Double Face Masking Can Be Potent to Protect People from COVID-19: Study
Washington, April 17: A new study by the University of North Carolina Health Care shows that wearing two face coverings can nearly double the effectiveness of filtering out SARS-CoV-2-sized particles, preventing them from reaching the wearer’s nose and mouth and causing COVID-19. The findings published in JAMA Internal Medicine also states that the reason for the enhanced filtration is not about adding too many layers of cloth but eliminating any gaps or poor-fitting areas of a mask.
“The medical procedure masks are designed to have very good filtration potential based on their material, but the way they fit our faces isn’t perfect,” said Emily Sickbert-Bennett, PhD, associate professor of infectious diseases at the UNC School of Medicine and lead author of the study.
To test the fitted filtration efficiency (FFE) of a range of masks, UNC researchers worked with James Samet, PhD, and colleagues in the USEPA Human Studies Facility on the campus of UNC-Chapel Hill. There they filled a 10-foot by 10-foot stainless-steel exposure chamber with small salt particle aerosols and had researchers don combinations of masks to test how effective they were at keeping particles out of their breathing space. Is COVID-19 Airborne: New Study Sheds Light on Reasons Why the Coronavirus Can be Airborne.
Each individual mask or layered mask combination was fitted with a metal sample port, which was attached to tubing in the exposure chamber that measured the concentration of particles entering the breathing space underneath the researcher’s mask. A second tube measured the ambient concentration of particles in the chamber. By measuring particle concentration in the breathing space underneath the mask compared to that in the chamber, researchers determined the FFE.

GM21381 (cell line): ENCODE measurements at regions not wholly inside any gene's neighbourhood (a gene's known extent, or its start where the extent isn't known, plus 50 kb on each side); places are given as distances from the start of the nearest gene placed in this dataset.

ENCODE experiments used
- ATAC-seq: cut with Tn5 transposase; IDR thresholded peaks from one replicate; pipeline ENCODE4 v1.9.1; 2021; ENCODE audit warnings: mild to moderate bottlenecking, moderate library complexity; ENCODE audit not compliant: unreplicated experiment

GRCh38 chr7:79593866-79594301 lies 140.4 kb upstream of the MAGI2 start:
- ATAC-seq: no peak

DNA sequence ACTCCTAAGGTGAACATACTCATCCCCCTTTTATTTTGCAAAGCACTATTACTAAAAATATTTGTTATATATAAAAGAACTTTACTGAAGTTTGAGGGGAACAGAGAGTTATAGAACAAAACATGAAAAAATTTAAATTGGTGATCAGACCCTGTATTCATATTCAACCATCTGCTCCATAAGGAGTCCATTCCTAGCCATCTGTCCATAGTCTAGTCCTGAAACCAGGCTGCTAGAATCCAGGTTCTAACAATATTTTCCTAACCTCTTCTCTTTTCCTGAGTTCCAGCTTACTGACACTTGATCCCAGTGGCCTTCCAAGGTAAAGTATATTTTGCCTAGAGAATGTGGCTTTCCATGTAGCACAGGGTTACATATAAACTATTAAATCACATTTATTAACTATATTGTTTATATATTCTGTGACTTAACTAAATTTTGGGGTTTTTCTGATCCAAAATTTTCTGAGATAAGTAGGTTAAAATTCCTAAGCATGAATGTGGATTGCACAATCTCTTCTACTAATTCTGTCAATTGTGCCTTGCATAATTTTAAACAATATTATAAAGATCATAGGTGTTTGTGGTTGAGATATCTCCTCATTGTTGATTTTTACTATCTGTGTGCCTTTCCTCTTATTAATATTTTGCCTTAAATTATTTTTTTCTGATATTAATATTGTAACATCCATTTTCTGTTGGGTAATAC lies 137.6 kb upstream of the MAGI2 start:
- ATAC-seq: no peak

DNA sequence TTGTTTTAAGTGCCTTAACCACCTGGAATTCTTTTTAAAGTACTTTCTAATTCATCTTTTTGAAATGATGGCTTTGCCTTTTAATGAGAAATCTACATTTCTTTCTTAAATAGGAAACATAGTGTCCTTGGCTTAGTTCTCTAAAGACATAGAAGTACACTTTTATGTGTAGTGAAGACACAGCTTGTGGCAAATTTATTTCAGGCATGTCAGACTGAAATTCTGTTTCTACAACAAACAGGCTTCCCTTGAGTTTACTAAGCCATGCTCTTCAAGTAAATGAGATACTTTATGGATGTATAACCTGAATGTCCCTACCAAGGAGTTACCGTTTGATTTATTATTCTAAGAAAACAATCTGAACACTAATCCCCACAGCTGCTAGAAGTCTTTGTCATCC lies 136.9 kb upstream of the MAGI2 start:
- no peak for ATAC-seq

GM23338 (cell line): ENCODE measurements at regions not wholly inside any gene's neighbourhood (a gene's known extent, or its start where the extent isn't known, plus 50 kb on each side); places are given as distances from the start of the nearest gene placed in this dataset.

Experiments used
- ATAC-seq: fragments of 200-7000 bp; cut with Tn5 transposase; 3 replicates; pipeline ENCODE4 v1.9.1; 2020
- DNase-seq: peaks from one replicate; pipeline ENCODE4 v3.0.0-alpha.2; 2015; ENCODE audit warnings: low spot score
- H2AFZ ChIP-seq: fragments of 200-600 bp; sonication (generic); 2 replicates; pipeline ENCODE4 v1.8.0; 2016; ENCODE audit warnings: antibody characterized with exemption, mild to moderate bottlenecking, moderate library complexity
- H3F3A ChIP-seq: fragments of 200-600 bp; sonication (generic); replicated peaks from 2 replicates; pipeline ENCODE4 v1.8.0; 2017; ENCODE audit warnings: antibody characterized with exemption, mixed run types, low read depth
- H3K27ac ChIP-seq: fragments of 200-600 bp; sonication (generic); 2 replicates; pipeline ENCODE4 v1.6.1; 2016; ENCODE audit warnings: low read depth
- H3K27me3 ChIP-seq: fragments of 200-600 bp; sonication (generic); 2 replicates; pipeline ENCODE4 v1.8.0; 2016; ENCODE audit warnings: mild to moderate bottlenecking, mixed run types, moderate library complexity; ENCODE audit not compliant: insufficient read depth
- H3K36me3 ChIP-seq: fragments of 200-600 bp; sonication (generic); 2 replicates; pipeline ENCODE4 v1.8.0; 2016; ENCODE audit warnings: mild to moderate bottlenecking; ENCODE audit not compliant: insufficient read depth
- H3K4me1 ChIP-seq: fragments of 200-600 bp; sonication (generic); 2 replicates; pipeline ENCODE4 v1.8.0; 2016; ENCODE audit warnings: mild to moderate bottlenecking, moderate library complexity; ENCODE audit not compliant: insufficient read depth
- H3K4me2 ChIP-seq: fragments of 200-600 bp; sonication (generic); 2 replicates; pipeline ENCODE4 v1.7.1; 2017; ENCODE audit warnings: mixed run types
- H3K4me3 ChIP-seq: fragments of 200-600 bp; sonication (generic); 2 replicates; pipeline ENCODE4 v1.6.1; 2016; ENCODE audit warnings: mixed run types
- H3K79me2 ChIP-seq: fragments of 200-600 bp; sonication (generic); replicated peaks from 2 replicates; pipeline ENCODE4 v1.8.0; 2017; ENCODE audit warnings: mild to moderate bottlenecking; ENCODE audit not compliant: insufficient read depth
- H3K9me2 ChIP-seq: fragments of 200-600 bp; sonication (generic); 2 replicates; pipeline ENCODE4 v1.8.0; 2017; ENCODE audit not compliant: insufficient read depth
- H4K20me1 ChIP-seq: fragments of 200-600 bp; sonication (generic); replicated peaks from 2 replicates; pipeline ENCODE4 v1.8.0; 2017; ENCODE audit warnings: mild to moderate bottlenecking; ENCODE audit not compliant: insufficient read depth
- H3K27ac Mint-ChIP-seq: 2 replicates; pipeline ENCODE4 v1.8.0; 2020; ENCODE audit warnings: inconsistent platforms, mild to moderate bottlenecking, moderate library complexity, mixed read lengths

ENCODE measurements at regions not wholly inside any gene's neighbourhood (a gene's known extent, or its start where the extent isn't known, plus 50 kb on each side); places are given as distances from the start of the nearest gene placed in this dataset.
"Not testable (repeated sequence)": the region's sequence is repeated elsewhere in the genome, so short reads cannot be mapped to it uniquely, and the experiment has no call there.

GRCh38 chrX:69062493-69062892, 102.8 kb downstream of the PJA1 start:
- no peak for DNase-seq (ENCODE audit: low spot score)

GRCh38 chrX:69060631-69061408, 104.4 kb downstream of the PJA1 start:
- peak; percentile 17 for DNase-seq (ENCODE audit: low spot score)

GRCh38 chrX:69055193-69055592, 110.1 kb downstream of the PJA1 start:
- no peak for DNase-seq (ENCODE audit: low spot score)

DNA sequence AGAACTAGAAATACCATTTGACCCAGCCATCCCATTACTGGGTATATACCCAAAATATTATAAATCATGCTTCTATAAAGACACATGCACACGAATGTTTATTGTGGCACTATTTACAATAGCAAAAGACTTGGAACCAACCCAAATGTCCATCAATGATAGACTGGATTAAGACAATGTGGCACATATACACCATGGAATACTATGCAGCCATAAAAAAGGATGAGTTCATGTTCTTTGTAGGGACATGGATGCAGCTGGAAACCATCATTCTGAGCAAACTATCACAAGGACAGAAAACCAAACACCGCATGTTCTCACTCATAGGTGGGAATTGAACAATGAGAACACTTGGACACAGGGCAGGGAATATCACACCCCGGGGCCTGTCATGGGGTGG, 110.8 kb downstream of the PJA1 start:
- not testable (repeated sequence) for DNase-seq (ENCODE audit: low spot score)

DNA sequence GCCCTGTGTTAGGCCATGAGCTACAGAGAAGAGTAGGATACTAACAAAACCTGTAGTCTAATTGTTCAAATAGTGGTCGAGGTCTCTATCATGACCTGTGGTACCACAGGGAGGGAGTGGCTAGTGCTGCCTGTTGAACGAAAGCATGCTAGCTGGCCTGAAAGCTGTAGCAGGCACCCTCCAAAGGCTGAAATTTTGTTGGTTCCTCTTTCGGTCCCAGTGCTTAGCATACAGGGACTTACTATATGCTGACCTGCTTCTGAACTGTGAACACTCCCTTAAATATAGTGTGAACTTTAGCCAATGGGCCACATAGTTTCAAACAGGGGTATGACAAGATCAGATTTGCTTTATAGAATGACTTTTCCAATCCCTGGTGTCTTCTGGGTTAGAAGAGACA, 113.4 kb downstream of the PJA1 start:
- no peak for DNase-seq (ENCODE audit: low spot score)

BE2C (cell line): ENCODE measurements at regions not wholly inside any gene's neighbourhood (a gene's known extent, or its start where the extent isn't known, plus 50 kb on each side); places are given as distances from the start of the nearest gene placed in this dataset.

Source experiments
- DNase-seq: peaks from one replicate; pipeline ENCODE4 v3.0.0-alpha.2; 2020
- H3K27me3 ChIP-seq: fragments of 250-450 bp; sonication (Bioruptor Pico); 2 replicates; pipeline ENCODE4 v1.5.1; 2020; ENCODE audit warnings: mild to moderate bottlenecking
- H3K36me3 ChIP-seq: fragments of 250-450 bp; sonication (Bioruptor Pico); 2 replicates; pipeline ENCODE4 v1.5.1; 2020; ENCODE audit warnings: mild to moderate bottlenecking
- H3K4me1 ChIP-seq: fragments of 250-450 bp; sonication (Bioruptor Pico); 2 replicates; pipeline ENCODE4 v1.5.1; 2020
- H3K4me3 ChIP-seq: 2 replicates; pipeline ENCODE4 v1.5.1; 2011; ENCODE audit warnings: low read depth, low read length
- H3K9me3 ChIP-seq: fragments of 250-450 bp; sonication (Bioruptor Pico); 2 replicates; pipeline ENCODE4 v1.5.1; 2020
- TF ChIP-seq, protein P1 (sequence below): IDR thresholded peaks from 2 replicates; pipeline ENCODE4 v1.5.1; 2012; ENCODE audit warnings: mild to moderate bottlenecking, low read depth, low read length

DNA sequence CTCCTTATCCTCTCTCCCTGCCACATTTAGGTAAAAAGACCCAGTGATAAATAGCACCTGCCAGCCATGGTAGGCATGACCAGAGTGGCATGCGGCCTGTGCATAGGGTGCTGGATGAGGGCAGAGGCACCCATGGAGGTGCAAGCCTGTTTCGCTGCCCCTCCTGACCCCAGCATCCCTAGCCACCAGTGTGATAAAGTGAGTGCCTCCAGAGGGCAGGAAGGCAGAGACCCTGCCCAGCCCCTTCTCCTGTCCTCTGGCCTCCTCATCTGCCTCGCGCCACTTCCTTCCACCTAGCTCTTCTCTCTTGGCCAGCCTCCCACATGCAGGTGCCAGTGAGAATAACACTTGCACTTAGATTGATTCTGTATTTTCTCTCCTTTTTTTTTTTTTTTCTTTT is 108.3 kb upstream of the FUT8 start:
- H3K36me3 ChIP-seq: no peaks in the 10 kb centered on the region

“We also had the researchers in the chamber undergo a series of range-of-motion activities to simulate the typical motions a person may do throughout their day — bending at the waist, talking, and looking left, right, up and down,” said Phillip Clapp, PhD, an inhalation toxicologist in the UNC School of Medicine who has been testing mask FFE with Sickbert-Bennett since the pandemic began.
According to their findings, the baseline fitted filtration efficiency (FFE) of a mask differs from person to person, due to each person’s unique face and mask fit. But generally, a procedure mask without altering the fit is about 40-60 per cent effective at keeping COVID-19-sized particles out. A cloth mask is about 40 per cent effective.
Their recent findings on doubling of face masks show that when a cloth mask is placed over a surgical mask, the FFE improved by about 20 per cent, and improved even more with a snug-fitting, sleeve-type mask, such as a gaiter. Past COVID-19 Infection Does Not Fully Protect People Against Re-Infection, Shows Study.
When layered over procedure masks, cloth masks improve fit by eliminating gaps and holding the procedure mask closer to the face, consistently covering the nose and mouth. When a procedure mask is worn over a cloth mask, FFE improved by 16 per cent.
“We’ve found that wearing two loosely fitted masks will not give you the filtration benefit that one, snug-fitting procedure mask will,” Sickbert-Bennett said. “And with the current data supporting how effective mask-wearing is at preventing the spread of COVID-19, the best kind of double-masking is when you and the person you are interacting with are each correctly wearing a very snug-fitting mask.”